The following appeared in Saturday's Los Angeles Times.
From the Los Angeles Times
Endorsements of candidates before the primary cut regular voters out.
By Rick Jacobs
RICK JACOBS, former California campaign chairman for presidential candidate Howard Dean, is the founder and head of a nonpartisan, progressive group called the Courage Campaign.
June 3, 2006
ON TUESDAY, California Democrats will decide who their nominee for governor and for other state offices will be. Tens of millions of dollars will have been spent on ads, mailings and canvasses. But why bother? A month ago, the California Democratic Party already had endorsed a candidate for nearly every state office, from governor to Assembly to Senate. If the party has already selected one of its own, why is there a public election? Or better put, why would the party get involved if the people will decide in a popular vote?
The question is far more than academic. Wrangling in advance of the votes at the convention was fierce. Some candidates for the Assembly paid the airfare and hotel costs of delegates to get them to turn up to vote for them. In the case of many legislative races, the party endorsement is tantamount to victory because the districts are so absurdly gerrymandered as to make a Democratic victory in June an automatic victory in November.
In a heavily contested race, such as for governor, a party endorsement means a huge "bump" in the polls, the right to send mail at a much cheaper rate than opponents get and the ability to push money through party bank accounts, thereby legally skirting donation limits. As we can see from the heated Democratic primary battle for governor, it by no means guarantees a victory, but it sure helps.
Who are these people who decide that a candidate is "endorsed by the California Democratic Party" weeks before the primary vote? The answer explains the rapid decline in party registration while "decline to state" increases by leaps and bounds. The party's organizational chart shows the 7 million or so registered Democrats at the bottom with a confusing array of lines and boxes up the page to the pinnacle, where sits the central committee. If that sounds vaguely Soviet, it should.
The state party consists of 2,500 delegates selected largely by elected officials and county central committees. Tuesday's ballot has a section allowing us to vote for county central committee members, but I'm willing to bet that fewer than 5% of voters have a clue as to what a county central committee does.
If the above structure sounds obscure, it is, and it is meant to be. The state party is the instrument of insiders. The last thing elected officials want is a party structure that could have a life of its own, European style, in which policy is actually decided by the party and in which ideas matter more than old connections. The state party's central committee, which meets annually, consists largely of well-intentioned, mostly older individuals who work year-round on political activities. Some go to monthly meetings where a parliamentarian drones on about Robert's Rules of Order and the proper way to make a motion. Most care deeply about the state but have at best a cursory connection to those 7 million Democrats. And they have no connection to the "decline to state" voters, who also may vote in primaries -- albeit only for initiatives and nonpartisan offices. In short, it is neither a disciplined structure nor a porous, welcoming organizing vehicle for activists outside of the club, or for the millions who vote.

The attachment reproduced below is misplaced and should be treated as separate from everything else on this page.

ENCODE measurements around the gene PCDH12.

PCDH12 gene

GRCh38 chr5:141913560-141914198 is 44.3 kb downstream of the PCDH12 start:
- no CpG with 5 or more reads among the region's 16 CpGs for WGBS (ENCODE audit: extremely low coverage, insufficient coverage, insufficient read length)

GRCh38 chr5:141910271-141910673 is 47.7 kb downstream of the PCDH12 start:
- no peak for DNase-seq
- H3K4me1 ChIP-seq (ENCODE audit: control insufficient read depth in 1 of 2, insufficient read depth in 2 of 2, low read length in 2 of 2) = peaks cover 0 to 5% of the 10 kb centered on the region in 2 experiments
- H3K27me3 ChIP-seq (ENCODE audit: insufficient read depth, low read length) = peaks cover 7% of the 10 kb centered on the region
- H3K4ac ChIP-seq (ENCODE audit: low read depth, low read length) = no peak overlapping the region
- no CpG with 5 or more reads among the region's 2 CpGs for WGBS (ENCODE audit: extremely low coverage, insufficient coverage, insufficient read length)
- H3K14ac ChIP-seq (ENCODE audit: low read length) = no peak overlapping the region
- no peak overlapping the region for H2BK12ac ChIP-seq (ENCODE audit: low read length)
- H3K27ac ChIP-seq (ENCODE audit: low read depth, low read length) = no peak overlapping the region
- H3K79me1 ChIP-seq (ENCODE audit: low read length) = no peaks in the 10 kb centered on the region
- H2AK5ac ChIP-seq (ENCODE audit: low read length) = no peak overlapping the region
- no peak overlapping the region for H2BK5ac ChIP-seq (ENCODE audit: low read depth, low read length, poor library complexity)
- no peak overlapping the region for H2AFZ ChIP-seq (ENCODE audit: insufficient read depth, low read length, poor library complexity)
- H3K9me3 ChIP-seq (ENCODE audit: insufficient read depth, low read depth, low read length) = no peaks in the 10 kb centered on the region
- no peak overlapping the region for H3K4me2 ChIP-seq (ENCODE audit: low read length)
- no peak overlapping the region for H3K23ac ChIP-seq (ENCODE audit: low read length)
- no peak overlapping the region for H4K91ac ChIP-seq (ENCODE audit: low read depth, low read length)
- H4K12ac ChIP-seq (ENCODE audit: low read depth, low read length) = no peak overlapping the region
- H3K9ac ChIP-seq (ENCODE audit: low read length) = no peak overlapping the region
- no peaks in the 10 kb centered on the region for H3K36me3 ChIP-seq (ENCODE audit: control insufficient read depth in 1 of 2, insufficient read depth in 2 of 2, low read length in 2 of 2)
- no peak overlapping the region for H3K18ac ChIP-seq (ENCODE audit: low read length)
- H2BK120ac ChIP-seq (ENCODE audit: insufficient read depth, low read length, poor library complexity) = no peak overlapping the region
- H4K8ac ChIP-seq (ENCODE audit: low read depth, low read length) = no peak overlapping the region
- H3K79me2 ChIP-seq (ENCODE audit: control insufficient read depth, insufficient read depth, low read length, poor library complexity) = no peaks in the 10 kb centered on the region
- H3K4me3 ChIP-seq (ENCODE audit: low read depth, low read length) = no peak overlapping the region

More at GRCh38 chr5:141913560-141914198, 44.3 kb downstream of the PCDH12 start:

Voter turnout in this state is dismal. Indeed, L.A. Mayor Antonio Villaraigosa was elected with about 9% of the eligible vote. Most people are turned off by the political system as it is. When a party "endorses" a candidate before the primary, the only possible message sent is that your vote is not needed. The party has decided. Over time, this structure will become even less relevant. And that goes for the Republican Party too.
As with the former Soviet Union, perhaps the best way to speed reform is to vote against party recommendations. At the least, voters should pay no heed to statements such as "endorsed by the California Democratic Party." Democrats are the party. The party structure is not the Democrats.
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